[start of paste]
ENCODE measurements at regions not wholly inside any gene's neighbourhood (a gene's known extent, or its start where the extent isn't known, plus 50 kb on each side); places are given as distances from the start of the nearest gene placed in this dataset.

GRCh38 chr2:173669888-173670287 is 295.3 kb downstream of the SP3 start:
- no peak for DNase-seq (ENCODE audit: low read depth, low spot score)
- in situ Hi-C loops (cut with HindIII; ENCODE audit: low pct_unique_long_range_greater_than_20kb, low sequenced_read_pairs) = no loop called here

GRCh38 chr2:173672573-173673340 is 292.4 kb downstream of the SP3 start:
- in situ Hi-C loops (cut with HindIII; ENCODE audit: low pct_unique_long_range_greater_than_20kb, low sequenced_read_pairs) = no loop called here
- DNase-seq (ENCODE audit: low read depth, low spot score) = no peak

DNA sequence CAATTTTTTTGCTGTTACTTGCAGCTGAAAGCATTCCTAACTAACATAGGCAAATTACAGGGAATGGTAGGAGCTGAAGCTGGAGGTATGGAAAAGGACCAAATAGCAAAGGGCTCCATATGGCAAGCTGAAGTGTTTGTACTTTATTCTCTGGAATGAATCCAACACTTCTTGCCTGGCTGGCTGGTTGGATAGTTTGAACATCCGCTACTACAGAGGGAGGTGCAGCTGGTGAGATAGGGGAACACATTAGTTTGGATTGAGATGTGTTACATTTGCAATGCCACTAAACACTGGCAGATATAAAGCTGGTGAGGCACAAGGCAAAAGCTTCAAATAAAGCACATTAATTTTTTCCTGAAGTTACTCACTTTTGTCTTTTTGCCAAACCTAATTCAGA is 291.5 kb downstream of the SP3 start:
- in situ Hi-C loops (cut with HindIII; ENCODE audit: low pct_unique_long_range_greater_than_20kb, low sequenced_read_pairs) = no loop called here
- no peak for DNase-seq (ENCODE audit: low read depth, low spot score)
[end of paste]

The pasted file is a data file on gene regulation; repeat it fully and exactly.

ENCODE measurements at regions not wholly inside any gene's neighbourhood (a gene's known extent, or its start where the extent isn't known, plus 50 kb on each side); places are given as distances from the start of the nearest gene placed in this dataset.

GRCh38 chr2:173669888-173670287 is 295.3 kb downstream of the SP3 start:
- no peak for DNase-seq (ENCODE audit: low read depth, low spot score)
- in situ Hi-C loops (cut with HindIII; ENCODE audit: low pct_unique_long_range_greater_than_20kb, low sequenced_read_pairs) = no loop called here

GRCh38 chr2:173672573-173673340 is 292.4 kb downstream of the SP3 start:
- in situ Hi-C loops (cut with HindIII; ENCODE audit: low pct_unique_long_range_greater_than_20kb, low sequenced_read_pairs) = no loop called here
- DNase-seq (ENCODE audit: low read depth, low spot score) = no peak

DNA sequence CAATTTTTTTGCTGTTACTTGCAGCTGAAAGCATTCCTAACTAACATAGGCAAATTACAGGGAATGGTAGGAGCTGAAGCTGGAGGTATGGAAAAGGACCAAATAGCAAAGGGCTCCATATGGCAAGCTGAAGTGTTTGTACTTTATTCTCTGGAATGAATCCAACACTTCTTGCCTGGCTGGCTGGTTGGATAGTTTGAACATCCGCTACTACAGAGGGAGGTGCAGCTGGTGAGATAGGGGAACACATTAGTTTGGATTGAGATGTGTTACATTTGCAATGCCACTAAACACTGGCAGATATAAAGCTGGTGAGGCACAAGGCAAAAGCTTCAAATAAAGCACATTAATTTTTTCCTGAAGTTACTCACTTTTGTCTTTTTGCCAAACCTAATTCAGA is 291.5 kb downstream of the SP3 start:
- in situ Hi-C loops (cut with HindIII; ENCODE audit: low pct_unique_long_range_greater_than_20kb, low sequenced_read_pairs) = no loop called here
- no peak for DNase-seq (ENCODE audit: low read depth, low spot score)